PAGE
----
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Key dates over July 1918

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Lives lost on this day: 4

12th July 1918 - Several Worcester butchers charged

Rolling casualty count: 10232

War Front:

2nd Batt: Two Coys provided working parties in the Green Line. There was a bow respirator inspection and men had a change of clothing

4th Batt: Heavy rain night and morning so flagged attack scheme was postponed. Coys were cleaning up and attending lectures.

Home Front:

There was a large assembly in the gymnasium at the College for the Higher Education of the Blind, on Thursday, on the occasion of the annual prize day. The Headmaster read a letter from Canon W.H. Chappel emphasising remarks he made in his report on the work of the College. Canon Chappel said there had been marked advances since his last inspection, four years ago. The Headmaster read Canon Chappel’s report which referred in detail to the progress which had been made and emphasised the need for an expansion of the College. If the size of the school could be doubled or trebled, the difficulties of the grouping of students would be decreased, and an adequate staff obtained. He hoped that they would be able to accommodate 100 boys eventually, for he believed there were 100 blind boys who ought to be receiving secondary education, and it was desirable that such education should be concentrated in one school because so much special apparatus was necessary. Canon Chappel said there was need for more modern Greek and Latin text books in Braille, and expressed fear that the programme of work was too ambitious for blind boys who must necessarily work slowly.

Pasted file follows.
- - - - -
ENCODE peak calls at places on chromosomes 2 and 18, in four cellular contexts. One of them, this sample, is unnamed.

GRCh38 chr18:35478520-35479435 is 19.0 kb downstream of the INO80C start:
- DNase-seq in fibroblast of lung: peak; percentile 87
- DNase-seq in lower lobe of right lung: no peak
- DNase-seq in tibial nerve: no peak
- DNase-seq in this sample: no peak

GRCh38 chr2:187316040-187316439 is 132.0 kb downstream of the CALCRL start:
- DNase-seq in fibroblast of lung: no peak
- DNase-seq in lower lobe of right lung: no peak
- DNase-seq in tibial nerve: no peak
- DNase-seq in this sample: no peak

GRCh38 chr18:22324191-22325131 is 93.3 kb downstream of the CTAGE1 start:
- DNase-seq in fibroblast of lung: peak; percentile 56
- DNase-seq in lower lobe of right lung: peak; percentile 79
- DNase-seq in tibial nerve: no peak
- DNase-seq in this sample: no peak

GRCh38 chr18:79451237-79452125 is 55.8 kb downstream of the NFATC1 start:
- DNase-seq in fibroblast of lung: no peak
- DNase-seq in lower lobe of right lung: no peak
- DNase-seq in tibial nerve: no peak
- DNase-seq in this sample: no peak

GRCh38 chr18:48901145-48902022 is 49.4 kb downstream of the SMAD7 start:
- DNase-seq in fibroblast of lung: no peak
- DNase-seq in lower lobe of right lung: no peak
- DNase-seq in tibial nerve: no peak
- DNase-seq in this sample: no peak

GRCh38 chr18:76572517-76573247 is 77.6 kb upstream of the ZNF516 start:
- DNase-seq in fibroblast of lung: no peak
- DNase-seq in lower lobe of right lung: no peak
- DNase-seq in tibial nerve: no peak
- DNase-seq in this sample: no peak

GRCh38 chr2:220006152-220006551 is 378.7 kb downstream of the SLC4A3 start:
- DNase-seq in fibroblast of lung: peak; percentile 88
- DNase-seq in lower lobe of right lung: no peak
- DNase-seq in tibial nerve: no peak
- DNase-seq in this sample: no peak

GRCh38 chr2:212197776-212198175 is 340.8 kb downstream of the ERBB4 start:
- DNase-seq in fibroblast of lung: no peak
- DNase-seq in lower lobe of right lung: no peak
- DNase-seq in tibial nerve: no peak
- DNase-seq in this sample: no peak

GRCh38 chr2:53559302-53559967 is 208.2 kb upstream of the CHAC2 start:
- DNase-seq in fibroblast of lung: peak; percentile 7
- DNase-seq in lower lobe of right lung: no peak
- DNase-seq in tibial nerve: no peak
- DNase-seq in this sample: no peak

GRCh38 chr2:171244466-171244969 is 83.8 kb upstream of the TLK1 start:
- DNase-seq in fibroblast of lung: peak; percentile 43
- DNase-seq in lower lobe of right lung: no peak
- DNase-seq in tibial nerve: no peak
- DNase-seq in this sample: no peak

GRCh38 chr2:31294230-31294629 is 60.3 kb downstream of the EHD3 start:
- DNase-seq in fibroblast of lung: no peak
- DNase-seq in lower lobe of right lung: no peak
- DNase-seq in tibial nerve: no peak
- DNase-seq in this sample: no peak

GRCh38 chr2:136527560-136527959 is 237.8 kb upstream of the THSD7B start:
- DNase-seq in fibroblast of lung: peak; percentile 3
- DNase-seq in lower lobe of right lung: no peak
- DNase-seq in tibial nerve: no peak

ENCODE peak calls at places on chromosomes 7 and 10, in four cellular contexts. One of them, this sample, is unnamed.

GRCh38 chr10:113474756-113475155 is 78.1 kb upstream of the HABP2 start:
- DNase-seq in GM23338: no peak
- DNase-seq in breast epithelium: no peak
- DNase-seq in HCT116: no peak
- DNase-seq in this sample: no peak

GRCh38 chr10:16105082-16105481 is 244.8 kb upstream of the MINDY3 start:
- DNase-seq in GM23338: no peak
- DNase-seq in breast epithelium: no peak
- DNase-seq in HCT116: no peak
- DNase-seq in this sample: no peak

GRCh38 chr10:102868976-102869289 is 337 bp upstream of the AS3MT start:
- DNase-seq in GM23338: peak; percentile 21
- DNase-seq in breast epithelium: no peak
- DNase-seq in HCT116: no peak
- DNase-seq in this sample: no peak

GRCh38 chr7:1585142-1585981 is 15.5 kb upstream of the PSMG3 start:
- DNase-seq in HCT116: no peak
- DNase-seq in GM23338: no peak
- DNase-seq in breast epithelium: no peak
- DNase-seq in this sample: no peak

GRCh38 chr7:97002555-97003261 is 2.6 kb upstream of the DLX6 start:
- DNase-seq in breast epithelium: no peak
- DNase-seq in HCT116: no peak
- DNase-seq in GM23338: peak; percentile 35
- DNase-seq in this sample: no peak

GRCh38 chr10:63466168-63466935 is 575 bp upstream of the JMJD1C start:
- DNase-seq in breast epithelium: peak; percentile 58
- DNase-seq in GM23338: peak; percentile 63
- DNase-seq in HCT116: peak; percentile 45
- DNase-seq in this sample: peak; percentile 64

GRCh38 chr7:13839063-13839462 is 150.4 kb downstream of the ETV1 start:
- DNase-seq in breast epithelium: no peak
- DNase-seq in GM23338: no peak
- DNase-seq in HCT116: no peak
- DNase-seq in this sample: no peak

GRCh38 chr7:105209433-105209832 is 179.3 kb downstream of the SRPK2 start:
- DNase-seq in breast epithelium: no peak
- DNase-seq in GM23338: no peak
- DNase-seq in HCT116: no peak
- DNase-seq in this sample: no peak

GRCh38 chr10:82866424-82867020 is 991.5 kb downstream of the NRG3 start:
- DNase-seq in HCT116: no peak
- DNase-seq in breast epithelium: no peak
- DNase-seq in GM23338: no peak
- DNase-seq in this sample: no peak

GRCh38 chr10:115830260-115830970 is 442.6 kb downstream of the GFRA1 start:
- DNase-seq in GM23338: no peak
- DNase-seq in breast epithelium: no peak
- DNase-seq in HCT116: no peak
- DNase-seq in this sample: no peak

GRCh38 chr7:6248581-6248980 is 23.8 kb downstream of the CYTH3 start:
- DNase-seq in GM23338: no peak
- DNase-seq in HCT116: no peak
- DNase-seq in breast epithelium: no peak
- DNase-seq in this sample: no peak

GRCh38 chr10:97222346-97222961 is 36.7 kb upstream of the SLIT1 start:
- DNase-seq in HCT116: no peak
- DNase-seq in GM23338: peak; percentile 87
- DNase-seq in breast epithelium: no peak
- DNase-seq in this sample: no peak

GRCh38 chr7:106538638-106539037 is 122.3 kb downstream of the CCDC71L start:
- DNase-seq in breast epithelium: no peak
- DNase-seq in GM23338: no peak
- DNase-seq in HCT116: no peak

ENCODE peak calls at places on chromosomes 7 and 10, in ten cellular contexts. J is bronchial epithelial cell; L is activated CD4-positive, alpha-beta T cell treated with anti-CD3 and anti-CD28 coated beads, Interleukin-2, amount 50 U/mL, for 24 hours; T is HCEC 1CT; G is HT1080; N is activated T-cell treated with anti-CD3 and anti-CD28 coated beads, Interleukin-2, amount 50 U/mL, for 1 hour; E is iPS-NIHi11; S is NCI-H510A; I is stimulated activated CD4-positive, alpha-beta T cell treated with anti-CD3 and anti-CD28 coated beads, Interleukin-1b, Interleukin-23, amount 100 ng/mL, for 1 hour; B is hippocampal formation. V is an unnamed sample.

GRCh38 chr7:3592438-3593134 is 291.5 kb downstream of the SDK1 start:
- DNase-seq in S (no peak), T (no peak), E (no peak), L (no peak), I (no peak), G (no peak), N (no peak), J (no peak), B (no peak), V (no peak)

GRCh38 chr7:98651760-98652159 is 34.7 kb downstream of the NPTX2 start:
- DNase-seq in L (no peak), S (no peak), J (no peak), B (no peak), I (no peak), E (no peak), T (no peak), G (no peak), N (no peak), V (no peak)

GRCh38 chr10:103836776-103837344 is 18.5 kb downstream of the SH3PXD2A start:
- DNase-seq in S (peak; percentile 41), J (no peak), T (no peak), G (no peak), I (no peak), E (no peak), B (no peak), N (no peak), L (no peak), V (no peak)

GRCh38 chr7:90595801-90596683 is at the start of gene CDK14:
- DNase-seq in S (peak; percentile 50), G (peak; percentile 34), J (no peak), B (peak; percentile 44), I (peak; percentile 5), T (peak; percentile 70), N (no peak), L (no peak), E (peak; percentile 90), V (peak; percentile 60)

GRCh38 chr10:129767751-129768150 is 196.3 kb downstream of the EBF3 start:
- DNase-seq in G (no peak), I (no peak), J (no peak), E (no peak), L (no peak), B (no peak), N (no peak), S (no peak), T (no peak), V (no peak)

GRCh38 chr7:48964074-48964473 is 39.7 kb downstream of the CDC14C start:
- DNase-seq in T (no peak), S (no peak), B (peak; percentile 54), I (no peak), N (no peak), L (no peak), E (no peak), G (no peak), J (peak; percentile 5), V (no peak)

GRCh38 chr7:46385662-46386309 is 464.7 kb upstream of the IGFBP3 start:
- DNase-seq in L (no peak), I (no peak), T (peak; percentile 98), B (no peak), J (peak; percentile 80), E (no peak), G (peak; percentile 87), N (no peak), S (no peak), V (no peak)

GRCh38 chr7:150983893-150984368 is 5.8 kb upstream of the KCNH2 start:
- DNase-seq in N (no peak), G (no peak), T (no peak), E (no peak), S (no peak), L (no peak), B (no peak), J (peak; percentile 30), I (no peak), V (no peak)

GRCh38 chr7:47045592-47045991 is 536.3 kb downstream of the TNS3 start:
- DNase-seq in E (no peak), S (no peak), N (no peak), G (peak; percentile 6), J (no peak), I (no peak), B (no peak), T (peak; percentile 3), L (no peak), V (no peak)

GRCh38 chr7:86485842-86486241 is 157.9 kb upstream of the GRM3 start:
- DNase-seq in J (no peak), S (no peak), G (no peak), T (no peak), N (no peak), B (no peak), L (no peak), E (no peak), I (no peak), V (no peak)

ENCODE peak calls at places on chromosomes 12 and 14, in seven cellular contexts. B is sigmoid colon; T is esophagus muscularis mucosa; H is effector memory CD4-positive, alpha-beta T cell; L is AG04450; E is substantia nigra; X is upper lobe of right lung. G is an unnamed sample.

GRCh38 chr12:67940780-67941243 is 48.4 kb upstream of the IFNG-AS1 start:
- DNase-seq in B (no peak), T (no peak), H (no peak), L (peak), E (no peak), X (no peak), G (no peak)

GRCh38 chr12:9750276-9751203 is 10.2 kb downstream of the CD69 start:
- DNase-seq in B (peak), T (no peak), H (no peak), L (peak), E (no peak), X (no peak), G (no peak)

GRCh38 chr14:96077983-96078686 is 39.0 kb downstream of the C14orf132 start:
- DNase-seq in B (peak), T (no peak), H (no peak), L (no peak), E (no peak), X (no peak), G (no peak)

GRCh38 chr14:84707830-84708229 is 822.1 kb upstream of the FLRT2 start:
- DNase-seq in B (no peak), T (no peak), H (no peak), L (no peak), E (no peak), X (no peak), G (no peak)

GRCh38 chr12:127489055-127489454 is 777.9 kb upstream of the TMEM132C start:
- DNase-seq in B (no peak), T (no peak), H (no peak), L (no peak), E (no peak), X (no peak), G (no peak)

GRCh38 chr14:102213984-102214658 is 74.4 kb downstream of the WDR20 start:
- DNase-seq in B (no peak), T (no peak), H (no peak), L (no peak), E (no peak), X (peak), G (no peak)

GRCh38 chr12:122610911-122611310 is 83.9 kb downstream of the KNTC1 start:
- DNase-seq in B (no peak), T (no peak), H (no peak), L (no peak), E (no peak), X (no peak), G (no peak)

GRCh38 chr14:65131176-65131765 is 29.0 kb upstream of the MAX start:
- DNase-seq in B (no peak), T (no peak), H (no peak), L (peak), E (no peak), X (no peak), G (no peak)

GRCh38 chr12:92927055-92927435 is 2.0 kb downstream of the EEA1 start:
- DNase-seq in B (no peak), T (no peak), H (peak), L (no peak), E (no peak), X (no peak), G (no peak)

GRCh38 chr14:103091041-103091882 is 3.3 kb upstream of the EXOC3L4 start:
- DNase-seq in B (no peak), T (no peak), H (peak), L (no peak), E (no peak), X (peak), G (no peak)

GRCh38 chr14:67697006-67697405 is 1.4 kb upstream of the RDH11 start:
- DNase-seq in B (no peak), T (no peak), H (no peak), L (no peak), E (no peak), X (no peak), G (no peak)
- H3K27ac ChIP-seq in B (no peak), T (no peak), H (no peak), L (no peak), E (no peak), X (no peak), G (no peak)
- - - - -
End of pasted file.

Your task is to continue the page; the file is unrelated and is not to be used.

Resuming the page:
At the City Police Court, today, several Worcester butchers were charged with selling meat in excess of the quantity prescribed by the Meat Order in exchange for the coupons given to them. They were: Robert James Smith, 31, Foregate Street; Alfred Greenway, 8, Bridge Street; Charles James Ince, 44, Droitwich Road; John Morris, 43, Upper Tything. John Morris, for example, supplied Mrs. Hamblett with 3s. 9d. worth of pork for three coupons value 1s 6d. Mr. Southend said this sort of thing was going on very largely, and that was why the Food Control Committee brought these cases. The Chairman said that this was the first time that offences of that kind had been brought before the Court, and the Magistrates were therefore disposed to impose a mild penalty, but it must be recognised that there had been a breach of the law. They did not intend to discriminate between the offences thought the amount varied considerably, and they imposed a fine of £2 and a solicitor’s fee of £1 1s. in each case.

The tea registration scheme comes into operation on July 14th (Sunday next). Some people are under the impression that, because tea rationing has not been made compulsory throughout the country, it is not necessary to be registered with a retailer. This is incorrect. After July 14th no retailer will be allowed to sell his tea except to his registered customers or to persons surrendering coupons, etc. There will be no fresh registration for tea, and no counterfoils will be used from the ration book. Every person, however, who is now registered with a retailer for tea must before July 21st take his ration book to that retailer, who will enter his name and address in space 6 on the inside of the front cover of the book. Persons who have not yet registered for tea may register before July 21st. In these cases of late application it is not enough merely to take the ration book to the retailer; the applicant must also comply with the procedure of registration in force before July 14th in his district.

Potato Spraying: Weather permitting, demonstrations of potato spraying will be given on Tuesday evening at Astwood Road Allotments, at 6.30pm and at Flag Meadow Walk at 7.30pm. Mr. L.M Marshall, Representative of the Food Production Department, will be present to answer queries.

Information researched by The Worcestershire World War 100 team